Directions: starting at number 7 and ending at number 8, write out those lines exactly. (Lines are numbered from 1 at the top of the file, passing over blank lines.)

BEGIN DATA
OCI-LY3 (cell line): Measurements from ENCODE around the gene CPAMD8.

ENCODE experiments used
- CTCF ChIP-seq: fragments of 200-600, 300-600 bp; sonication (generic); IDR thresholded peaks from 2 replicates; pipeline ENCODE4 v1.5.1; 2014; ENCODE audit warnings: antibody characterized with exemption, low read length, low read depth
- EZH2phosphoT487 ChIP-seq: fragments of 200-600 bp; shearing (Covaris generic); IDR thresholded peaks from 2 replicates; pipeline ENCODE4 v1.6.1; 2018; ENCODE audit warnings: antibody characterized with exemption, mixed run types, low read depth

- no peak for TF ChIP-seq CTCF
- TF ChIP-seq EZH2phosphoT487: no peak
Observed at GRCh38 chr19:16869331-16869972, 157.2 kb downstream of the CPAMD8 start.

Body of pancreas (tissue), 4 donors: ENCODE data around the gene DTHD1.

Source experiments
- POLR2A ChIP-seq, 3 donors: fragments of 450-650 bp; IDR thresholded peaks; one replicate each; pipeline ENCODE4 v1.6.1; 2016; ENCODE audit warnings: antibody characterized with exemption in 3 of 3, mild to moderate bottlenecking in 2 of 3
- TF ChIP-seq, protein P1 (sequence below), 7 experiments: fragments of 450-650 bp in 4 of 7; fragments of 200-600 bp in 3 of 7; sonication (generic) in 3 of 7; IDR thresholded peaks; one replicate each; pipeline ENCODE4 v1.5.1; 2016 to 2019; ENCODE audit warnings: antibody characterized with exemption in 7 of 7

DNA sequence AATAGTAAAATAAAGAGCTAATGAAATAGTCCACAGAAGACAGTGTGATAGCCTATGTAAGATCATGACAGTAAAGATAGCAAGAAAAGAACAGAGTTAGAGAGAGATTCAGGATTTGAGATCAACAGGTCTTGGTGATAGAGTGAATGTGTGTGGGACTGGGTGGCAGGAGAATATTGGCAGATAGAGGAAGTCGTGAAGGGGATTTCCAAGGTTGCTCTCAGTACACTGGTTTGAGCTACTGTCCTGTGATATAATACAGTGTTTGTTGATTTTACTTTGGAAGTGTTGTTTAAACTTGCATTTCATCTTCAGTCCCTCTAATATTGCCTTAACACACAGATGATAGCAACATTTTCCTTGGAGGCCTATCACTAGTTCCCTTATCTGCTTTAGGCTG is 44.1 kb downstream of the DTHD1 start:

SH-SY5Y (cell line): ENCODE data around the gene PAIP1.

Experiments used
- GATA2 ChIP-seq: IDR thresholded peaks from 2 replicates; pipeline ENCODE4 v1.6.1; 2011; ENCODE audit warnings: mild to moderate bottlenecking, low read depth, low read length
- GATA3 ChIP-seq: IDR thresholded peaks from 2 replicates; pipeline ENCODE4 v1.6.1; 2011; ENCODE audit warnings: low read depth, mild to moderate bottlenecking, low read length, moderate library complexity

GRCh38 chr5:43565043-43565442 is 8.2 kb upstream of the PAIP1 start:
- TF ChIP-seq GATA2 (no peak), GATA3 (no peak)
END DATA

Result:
Observed at GRCh38 chr19:16869331-16869972, 157.2 kb downstream of the CPAMD8 start.

Body of pancreas (tissue), 4 donors: ENCODE data around the gene DTHD1.